5

Are “Separated” Spouses Out Of The Military?

It never seems quite fair to me. Divorced spouses have reported that when their marriages broke-up, their military friends distanced themselves. Military widows say the same thing happens to them. There is an initial period of maximum support after the funeral, then a distance develops as military friends move on with their lives.

Somehow the sun sets on a divorced or widowed spouses’ relationship with the military. While I might be able to accept that this is the way things happen in our military culture, does the distancing have to start when a couple is separated? Why don’t we rally around a couple then?

Terri wrote recently that she and her Air Force husband of eight years separated a month ago. She said they loved each other, but they needed space to work on their marriage without the constant fighting in front of their daughter.

They seemed to be making real progress. Then Terri’s husband joined a new squadron. She started receiving emails from the commander’s wife inviting her to the monthly socials and events. Terri joined in as usual. She even volunteered for an upcoming event. Her husband was glad she was included. Then the trouble began. Terri wrote,

I received an email from the commander’s wife stating that her husband had spoken to my husband at length and that although she was sorry, I would no longer be welcome at any spouse social OR squadron function until or unless my husband and I have resolved our marital issues and are no longer separated.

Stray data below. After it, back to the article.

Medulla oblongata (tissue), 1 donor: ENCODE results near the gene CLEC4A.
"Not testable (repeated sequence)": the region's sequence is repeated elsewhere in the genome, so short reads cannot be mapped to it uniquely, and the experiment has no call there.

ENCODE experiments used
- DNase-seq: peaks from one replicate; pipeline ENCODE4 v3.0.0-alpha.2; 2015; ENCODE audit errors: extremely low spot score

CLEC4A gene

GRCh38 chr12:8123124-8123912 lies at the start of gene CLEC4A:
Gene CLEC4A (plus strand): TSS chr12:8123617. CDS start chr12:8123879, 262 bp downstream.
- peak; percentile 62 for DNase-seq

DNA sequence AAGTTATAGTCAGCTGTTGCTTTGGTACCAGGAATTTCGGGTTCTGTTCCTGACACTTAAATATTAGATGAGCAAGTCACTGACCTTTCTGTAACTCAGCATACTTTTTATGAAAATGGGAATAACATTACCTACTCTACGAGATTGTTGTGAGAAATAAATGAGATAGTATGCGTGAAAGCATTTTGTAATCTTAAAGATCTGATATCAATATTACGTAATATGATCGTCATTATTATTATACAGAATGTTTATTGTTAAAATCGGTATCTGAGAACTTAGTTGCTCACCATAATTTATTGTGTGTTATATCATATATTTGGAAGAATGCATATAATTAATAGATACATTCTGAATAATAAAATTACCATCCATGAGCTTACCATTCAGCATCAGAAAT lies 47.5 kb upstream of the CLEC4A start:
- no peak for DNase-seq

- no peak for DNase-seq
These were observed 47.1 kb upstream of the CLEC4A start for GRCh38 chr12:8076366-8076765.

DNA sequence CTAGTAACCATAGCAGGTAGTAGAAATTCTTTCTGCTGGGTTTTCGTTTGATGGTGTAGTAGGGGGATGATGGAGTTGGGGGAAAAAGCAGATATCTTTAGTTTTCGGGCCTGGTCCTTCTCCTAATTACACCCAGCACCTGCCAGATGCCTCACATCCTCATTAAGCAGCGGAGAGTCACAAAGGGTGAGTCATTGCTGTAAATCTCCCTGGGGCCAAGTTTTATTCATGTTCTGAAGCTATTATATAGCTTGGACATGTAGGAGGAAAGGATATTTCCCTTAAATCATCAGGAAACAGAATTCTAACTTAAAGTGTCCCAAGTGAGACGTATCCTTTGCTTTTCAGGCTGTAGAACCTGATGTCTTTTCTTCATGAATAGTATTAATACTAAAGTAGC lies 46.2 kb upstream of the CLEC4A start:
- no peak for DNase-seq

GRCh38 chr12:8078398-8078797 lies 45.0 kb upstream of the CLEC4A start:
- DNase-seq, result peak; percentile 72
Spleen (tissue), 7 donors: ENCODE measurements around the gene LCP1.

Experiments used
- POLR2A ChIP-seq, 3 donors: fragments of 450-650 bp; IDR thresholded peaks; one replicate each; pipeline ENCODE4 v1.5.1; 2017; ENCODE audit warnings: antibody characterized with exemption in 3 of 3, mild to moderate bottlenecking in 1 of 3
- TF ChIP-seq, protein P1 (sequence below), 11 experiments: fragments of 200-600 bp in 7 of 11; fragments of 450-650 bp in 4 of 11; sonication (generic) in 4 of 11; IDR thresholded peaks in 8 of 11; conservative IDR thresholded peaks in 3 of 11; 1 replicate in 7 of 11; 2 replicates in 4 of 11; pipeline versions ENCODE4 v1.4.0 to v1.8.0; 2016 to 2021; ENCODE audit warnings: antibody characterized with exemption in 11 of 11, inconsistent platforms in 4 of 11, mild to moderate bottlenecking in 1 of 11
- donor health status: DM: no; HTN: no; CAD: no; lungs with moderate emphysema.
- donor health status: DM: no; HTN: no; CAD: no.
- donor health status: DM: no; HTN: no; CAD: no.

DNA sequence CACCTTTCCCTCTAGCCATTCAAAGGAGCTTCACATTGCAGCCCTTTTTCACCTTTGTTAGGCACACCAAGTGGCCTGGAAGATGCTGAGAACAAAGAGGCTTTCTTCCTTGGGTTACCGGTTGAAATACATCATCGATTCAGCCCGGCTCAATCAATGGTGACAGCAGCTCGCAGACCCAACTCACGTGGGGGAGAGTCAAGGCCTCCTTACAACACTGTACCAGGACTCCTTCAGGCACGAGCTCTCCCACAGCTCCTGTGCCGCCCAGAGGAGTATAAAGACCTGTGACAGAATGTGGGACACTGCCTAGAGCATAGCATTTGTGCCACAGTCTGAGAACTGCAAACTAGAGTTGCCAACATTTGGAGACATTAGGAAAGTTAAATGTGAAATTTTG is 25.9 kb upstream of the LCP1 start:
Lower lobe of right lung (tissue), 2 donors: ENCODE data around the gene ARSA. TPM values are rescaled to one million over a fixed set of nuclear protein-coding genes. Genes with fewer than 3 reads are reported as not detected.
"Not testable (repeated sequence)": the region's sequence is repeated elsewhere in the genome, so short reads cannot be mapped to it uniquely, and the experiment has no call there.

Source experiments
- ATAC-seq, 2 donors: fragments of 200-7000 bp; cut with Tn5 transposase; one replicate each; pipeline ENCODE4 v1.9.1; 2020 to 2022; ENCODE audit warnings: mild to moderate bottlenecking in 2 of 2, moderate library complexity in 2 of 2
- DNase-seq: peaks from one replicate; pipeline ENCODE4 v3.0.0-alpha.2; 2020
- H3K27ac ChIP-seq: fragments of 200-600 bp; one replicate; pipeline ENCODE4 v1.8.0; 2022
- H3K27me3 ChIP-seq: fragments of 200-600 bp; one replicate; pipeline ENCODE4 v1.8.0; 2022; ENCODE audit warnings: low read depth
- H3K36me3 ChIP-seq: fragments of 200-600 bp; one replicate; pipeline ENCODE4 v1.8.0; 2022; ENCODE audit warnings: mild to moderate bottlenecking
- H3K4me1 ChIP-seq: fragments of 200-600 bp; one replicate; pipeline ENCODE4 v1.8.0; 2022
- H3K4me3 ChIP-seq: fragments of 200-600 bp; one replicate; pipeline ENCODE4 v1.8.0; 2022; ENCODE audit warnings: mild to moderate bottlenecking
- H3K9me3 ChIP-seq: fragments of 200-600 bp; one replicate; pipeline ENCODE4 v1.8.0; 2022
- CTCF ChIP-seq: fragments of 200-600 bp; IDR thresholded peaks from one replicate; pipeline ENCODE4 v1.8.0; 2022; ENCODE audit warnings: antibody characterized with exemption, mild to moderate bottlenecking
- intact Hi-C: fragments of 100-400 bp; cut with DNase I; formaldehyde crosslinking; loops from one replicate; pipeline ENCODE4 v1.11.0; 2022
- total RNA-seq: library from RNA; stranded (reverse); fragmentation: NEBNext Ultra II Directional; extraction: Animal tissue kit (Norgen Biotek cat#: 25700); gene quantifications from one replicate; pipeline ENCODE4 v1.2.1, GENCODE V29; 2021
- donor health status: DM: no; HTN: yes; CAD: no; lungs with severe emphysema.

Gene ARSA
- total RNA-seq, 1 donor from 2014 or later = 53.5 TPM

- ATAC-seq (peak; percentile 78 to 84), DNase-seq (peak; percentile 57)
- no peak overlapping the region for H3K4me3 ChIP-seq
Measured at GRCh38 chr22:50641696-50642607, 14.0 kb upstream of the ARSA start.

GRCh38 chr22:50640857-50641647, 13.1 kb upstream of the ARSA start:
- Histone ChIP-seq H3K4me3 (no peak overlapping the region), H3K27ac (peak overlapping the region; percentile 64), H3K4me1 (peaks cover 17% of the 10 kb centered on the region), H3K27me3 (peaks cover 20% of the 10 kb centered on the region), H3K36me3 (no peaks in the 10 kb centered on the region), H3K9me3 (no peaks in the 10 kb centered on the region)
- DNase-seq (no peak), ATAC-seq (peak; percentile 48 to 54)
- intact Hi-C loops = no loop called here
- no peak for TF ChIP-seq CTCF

Of course my feelings are hurt and I am very humiliated. My husband claims he did not ask for this. We talk every day and he comes over for dinner and to see our daughter occasionally.
My question: Is this standard operating procedure?

It’s hard to say what is standard when it comes to military spouses.

Now I don’t know Terri. I wasn’t present for any conversation her husband had with his CO. And I do recognize that everyone is different.

Assuming that Terri is not flying a freak flag, I would hope that I personally would err on the side of the marriage. Military marriage is no joke. Almost every couple goes through some weird places in their marriage. There are times when too much space opens up between people. There are times where all the sudden you are all too aware that things are not going so well– and if you continue down this path you will be going alone.

To me, that is a time that a fight needs to be made to save the relationship — especially when kids are involved.

I am definitely NOT saying that every marriage should last forever. I am saying that there are periods in which the space around a marriage is tender to the touch. I wouldn’t want to add to the burden a damaged marriage already bears.

So I think I would turn a blind eye to the specific housing arrangements of a spouse I didn’t know very well. I think I would be glad to have a volunteer around.

What would you do? Is it normal that spouses are automatically out of military life during the period of separation?  Or does it help to be part of the community?

About Jacey Eckhart

Jacey Eckhart is the Director of Spouse and Family Programs for Military.com. Since 1996, Eckhart’s take on military families has been featured in her syndicated column, her book The Homefront Club, and her award winning CDs These Boots and I Married a Spartan?? Most recently she has been featured as a military family subject matter expert on NBC Dateline, CBS morning news, CNN, NPR and the New York Times. Eckhart is an Air Force brat, a Navy wife and an Army mom.